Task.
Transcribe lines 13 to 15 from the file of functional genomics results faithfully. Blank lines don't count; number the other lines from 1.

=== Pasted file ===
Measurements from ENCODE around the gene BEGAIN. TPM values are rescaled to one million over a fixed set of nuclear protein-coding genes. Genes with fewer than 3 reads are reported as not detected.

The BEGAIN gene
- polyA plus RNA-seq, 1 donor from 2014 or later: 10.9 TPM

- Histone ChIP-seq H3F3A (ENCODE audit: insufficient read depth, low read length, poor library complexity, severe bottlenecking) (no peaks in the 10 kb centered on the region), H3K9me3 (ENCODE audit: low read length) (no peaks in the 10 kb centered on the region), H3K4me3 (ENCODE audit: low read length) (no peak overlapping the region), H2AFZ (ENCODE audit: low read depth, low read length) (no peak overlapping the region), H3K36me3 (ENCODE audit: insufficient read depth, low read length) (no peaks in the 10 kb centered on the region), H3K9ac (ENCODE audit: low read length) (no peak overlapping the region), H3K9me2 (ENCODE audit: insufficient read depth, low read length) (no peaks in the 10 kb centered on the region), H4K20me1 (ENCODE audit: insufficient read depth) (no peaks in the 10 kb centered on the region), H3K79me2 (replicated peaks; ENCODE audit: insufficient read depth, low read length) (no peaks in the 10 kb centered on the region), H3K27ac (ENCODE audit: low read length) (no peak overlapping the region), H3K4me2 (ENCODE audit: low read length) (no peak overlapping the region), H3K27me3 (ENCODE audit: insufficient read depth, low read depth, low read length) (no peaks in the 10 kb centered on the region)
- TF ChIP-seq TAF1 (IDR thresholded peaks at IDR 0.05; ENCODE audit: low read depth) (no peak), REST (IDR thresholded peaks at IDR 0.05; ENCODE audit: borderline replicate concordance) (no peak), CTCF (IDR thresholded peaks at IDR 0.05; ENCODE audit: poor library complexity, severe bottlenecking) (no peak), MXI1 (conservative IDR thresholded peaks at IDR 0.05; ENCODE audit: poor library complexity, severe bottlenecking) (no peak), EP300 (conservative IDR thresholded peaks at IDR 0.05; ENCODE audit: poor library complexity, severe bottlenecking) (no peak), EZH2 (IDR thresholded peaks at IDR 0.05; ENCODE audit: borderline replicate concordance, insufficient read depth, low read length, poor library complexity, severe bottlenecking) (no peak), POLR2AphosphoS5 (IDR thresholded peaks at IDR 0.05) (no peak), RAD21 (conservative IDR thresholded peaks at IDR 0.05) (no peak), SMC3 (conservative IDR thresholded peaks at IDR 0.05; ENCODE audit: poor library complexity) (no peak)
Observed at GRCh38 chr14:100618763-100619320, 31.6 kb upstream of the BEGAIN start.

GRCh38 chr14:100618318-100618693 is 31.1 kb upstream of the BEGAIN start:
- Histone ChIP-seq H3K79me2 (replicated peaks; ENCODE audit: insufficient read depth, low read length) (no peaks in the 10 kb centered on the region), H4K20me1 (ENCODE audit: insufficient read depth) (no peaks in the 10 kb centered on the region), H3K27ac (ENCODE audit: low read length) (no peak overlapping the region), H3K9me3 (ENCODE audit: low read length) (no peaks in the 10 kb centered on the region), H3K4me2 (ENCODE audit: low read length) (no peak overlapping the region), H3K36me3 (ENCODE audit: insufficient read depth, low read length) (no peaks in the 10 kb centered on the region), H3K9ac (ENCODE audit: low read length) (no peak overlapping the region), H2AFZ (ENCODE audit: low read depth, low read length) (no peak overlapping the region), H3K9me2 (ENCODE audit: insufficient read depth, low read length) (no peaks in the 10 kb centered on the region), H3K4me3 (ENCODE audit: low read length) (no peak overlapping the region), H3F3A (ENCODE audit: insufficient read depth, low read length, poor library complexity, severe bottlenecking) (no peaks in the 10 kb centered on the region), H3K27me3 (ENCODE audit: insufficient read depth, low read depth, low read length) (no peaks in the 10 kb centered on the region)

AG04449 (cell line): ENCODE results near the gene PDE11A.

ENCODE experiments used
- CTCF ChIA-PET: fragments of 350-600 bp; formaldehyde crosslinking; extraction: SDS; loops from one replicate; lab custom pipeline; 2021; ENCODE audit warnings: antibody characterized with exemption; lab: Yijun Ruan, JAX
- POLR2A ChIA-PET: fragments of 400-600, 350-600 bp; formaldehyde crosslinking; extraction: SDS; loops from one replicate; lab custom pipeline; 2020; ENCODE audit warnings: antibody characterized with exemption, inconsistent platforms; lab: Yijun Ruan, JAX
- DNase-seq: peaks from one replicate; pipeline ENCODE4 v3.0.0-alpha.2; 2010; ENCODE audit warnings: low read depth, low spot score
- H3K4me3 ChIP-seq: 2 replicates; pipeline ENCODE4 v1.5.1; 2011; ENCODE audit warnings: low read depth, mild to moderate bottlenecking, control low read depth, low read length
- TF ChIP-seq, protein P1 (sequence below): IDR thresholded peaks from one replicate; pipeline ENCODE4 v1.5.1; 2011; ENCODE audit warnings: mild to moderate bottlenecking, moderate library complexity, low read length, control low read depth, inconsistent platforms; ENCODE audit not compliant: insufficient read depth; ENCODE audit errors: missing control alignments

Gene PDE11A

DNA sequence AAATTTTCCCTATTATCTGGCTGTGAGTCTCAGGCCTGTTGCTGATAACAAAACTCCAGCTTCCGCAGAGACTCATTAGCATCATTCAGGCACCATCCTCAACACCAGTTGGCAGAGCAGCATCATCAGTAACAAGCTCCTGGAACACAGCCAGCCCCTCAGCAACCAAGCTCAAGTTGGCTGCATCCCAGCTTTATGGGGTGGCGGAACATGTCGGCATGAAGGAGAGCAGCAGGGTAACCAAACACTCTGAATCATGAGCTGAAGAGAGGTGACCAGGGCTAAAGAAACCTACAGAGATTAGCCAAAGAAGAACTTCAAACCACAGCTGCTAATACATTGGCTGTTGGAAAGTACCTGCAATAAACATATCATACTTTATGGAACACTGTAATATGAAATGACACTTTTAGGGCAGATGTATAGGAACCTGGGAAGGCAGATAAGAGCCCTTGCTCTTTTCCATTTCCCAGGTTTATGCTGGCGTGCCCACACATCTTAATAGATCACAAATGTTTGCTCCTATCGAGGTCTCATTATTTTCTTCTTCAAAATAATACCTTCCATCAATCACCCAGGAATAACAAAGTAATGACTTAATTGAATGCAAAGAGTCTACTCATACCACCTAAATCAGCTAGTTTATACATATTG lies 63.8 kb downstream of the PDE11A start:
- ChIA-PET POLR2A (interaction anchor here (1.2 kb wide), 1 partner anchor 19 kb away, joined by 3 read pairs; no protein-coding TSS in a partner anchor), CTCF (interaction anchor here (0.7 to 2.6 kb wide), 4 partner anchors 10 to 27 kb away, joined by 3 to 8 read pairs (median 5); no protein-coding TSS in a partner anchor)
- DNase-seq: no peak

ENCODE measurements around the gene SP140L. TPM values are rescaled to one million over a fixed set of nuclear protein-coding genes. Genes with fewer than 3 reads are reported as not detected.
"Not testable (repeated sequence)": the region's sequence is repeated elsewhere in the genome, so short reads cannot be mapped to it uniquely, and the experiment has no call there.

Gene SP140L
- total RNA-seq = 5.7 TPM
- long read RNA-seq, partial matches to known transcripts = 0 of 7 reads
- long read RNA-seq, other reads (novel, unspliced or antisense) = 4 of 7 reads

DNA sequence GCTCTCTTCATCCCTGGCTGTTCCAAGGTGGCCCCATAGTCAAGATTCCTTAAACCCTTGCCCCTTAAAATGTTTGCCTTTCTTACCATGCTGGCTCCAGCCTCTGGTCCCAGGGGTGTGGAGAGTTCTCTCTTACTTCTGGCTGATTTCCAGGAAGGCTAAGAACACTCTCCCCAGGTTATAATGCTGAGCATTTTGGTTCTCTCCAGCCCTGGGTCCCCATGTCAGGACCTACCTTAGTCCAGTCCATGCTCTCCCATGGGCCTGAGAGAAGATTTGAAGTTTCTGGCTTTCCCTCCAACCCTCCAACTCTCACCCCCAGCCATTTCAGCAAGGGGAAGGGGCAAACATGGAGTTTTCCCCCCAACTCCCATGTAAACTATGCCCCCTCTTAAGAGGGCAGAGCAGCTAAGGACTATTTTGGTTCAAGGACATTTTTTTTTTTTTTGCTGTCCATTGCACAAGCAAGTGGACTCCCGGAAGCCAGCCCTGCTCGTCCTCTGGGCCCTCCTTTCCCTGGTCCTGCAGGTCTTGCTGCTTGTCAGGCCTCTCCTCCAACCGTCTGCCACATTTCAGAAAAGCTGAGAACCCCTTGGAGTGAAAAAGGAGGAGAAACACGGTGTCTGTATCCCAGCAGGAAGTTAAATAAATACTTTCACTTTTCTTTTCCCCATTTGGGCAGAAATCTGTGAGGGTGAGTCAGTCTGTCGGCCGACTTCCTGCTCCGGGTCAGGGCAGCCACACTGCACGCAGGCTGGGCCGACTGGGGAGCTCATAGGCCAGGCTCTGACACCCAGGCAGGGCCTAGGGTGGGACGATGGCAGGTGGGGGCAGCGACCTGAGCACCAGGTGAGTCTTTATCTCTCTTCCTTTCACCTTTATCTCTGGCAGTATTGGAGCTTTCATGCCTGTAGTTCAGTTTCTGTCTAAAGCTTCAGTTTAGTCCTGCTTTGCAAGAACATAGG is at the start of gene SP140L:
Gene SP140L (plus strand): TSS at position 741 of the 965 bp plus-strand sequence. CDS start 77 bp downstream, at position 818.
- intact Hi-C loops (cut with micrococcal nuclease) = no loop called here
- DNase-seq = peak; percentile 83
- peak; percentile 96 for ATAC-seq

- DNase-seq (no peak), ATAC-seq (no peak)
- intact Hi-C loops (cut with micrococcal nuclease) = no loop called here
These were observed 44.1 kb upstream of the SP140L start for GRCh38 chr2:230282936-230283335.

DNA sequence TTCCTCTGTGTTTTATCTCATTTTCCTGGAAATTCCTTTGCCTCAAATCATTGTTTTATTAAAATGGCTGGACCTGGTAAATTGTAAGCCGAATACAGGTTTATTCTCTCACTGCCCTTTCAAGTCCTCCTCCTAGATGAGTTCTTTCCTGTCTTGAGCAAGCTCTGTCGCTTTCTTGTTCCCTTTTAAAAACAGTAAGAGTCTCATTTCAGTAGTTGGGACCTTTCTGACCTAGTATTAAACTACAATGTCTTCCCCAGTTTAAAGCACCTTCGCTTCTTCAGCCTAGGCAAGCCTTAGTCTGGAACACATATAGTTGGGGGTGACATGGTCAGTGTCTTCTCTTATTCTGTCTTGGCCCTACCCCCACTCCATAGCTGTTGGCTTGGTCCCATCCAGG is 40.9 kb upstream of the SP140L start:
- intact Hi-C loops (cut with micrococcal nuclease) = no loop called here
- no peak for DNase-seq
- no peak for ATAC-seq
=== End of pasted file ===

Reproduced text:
- DNase-seq: peaks from one replicate; pipeline ENCODE4 v3.0.0-alpha.2; 2010; ENCODE audit warnings: low read depth, low spot score
- H3K4me3 ChIP-seq: 2 replicates; pipeline ENCODE4 v1.5.1; 2011; ENCODE audit warnings: low read depth, mild to moderate bottlenecking, control low read depth, low read length
- TF ChIP-seq, protein P1 (sequence below): IDR thresholded peaks from one replicate; pipeline ENCODE4 v1.5.1; 2011; ENCODE audit warnings: mild to moderate bottlenecking, moderate library complexity, low read length, control low read depth, inconsistent platforms; ENCODE audit not compliant: insufficient read depth; ENCODE audit errors: missing control alignments